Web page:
Mexico 1986 ... I'd just graduated form the University of Portland, Oregon. Without the video replay technology that we have come to rely on today, the 'Hand of God' goal as it became known, stood and set Argentina on their way to beating England. Maradona would acknowledge the hand ball as the years past, but seems indicative of a bigger issue, a troubled life. An inability to cope with fame and pressure that plagued this adored but flawed man. For all his playing ability, there will always be an asterisk by his name, for the cocaine and performing enhancing drugs he used on and off the field throughout his career.
6.22.1986 ... The 'Hand of God'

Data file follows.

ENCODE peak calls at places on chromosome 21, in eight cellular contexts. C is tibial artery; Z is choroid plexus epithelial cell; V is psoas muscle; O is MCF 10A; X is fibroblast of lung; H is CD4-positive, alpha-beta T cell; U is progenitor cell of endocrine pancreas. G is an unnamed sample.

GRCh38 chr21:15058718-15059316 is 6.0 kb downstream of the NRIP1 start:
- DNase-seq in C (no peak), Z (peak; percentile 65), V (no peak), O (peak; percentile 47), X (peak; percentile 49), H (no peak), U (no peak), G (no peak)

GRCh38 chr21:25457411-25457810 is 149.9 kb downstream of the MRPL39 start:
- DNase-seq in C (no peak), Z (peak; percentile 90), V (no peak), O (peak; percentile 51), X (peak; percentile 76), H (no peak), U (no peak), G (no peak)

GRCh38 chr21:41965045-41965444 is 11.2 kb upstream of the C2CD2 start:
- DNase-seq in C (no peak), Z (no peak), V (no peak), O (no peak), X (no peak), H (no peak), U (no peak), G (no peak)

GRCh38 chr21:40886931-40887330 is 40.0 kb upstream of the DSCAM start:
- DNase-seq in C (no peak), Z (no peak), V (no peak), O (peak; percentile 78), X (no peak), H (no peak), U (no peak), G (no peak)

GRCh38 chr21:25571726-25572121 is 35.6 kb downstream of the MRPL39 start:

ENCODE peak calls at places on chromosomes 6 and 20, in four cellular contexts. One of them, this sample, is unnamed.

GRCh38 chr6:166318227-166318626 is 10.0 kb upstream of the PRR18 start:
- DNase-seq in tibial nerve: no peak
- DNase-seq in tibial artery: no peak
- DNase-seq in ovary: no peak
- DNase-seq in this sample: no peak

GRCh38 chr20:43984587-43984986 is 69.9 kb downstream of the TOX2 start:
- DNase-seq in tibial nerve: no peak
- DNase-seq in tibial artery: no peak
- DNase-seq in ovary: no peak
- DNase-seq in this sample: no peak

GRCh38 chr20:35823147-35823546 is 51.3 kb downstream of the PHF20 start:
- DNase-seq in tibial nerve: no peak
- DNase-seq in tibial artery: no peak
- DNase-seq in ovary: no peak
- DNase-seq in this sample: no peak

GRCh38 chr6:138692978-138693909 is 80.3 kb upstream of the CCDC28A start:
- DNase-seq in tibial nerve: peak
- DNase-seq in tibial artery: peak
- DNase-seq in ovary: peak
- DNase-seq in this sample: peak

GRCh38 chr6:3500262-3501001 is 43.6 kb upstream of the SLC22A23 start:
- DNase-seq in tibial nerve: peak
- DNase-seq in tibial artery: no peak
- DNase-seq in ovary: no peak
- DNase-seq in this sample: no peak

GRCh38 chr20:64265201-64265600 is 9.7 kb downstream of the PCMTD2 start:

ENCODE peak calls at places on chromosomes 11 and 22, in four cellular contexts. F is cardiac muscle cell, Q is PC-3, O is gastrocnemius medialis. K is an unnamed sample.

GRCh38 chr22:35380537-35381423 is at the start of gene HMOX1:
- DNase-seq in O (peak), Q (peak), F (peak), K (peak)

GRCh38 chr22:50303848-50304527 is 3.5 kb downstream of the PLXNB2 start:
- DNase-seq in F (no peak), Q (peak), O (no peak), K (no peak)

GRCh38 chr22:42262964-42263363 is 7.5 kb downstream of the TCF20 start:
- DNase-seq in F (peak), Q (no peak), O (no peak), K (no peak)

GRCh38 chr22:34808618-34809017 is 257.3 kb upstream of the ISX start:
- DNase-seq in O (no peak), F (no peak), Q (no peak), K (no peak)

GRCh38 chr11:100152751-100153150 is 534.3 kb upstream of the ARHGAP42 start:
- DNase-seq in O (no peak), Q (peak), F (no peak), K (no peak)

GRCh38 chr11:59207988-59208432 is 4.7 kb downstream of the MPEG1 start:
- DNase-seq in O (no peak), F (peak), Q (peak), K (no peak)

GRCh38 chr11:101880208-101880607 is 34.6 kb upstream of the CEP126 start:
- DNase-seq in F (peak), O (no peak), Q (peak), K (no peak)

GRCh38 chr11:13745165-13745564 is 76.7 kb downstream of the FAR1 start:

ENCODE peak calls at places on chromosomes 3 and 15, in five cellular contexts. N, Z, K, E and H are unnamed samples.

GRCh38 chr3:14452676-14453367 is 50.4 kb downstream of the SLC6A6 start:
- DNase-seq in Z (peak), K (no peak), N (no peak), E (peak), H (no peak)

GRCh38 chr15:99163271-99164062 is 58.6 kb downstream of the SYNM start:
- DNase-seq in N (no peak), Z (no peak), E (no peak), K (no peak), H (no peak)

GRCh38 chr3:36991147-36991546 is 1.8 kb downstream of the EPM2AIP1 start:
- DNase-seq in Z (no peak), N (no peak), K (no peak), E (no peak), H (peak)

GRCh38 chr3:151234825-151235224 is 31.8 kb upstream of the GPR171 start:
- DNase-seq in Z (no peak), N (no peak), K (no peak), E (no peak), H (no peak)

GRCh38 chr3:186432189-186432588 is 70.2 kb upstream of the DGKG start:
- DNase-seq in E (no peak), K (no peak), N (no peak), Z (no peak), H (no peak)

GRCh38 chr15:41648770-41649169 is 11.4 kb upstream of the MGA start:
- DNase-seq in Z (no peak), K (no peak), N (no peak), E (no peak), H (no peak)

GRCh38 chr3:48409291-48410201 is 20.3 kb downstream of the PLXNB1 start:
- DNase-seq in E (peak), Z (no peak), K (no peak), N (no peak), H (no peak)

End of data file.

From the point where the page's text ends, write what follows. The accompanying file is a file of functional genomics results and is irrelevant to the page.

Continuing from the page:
The 'undeclared war' between England and Argentina in 1982 over the Falklands had set the tone for the quarter-final match between the two countries at the 1986 World Cup. The past is dust, the goal counted, and Maradona scored a dazzling second minutes later to seal a 2-1 victory. Argentina went on to lift the World Cup that year, and one could suggest that the adulation and relentless public spotlight accelerated his personal decline. Nobody will remember the referee that day; he was a Tunisian, Ali Bin Nasser. Maradona never coped with fame. He escaped poverty in Buenos Aires, played for Boca Juniors, the club he supported as a boy, before wearing out his welcome at Barcelona. In the 1984 Copa Del Ray against Bilbao in front of King Juan Carlos, 100,000 fans, and a national television audience, Maradona snapped and started a brawl that left sixty injured both on and off the field. His fate sealed, it was off to Napoli to ply his trade. Here in Naples, the antics reached new heights. While Napoli was winning, and while that success continued, Maradona was protected by the club, the media, and the Camorra, aka Mafia. Drug use was rampant, excessive drinking, and children born out of wedlock. Debts mounted. He constantly missed games and practices, claimed "stress" issues. Failing one more drug test for cocaine, his welcome worn out, Maradona left Napoli in 1992. Sevilla, Newell's Old Boys, and a return to Boca Juniors were his swansong as a player. How good was Maradona? How many games did he play during his career without performance-enhancing drugs? No doubt, his advisors and entourage failed him, bled him financially dry, and used him for their own means. It seems Maradona never evolved from being that boy from the poorest of Buenos Aires suburbs, never being able to handle the stardom and attention without a stimulant in his bloodstream. He perhaps saw the stage, all he had as being temporary, living life on borrowed time. For all the praise heaped on him by players and managers, for me, he will always be someone who cheated the game. Given too many hall passes and fortunate that he played during a time when corruption was rampant, and soccer a release from economic hardship for many fans in the cities he played. Today, when we see Maradona in his late fifties, he looks like a man at death's door, his body destroyed by the self-inflicted abuse, a nomad looking for a gig as a manager, and one more interview. Now, a hanger-on in a game that worshiped him. The 'Hand of God' indeed.